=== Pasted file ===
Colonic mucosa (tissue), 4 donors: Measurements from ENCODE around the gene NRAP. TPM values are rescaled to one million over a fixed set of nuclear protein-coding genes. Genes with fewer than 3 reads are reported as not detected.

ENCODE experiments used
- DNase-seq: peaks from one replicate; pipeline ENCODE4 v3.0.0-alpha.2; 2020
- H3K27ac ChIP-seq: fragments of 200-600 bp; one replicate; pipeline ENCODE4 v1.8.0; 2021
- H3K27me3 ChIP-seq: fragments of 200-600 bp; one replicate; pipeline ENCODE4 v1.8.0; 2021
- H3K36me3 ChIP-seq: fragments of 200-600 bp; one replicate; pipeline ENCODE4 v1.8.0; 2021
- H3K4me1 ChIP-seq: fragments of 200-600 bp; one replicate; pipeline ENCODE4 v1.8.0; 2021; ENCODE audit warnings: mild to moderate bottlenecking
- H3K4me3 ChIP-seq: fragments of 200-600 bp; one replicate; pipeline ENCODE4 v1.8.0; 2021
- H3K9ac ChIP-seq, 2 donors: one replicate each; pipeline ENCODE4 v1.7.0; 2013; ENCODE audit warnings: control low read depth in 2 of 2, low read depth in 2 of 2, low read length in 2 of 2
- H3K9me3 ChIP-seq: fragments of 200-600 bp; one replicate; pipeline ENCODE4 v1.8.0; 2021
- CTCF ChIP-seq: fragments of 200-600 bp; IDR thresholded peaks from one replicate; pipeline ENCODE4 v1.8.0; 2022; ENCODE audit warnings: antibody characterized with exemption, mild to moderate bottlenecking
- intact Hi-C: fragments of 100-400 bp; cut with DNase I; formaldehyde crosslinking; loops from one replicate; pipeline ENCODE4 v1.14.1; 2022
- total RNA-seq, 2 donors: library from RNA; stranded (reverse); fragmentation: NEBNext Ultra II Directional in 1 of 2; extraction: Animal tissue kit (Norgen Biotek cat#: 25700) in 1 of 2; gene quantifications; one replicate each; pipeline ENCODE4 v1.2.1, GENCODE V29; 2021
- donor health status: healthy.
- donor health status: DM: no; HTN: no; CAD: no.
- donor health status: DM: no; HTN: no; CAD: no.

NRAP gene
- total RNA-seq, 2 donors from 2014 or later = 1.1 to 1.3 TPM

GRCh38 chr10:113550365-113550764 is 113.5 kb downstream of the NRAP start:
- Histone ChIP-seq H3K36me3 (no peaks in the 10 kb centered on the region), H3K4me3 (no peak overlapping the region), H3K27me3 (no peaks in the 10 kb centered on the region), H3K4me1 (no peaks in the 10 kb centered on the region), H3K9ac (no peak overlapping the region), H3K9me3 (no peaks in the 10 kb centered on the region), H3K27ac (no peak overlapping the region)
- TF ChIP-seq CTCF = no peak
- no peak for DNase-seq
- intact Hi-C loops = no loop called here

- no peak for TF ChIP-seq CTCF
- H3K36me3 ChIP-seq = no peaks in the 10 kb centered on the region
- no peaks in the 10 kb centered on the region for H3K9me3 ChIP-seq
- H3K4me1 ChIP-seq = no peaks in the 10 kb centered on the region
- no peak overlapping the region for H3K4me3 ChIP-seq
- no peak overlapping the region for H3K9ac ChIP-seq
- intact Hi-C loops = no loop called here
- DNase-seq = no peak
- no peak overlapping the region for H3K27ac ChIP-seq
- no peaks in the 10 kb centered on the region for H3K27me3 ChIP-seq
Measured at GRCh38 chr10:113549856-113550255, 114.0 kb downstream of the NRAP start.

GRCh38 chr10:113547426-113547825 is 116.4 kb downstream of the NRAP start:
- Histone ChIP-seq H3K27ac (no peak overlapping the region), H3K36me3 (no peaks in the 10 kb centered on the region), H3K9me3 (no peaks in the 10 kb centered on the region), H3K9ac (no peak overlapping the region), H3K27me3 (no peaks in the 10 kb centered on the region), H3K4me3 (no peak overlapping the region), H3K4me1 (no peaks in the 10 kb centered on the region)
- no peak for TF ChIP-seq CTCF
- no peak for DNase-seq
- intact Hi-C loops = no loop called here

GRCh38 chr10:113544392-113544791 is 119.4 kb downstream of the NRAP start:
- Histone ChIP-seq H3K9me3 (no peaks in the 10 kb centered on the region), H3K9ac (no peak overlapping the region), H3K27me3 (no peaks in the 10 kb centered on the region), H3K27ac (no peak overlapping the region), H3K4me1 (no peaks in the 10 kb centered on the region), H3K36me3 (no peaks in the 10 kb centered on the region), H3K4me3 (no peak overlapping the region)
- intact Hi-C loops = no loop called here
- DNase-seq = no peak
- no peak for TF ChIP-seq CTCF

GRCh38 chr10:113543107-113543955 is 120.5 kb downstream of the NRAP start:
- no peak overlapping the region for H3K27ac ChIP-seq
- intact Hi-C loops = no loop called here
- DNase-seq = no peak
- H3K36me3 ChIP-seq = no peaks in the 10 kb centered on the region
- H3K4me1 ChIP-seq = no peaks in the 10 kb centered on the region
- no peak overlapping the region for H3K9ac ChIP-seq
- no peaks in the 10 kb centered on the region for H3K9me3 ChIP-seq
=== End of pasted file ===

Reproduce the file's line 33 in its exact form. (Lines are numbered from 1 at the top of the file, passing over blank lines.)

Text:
- no peaks in the 10 kb centered on the region for H3K27me3 ChIP-seq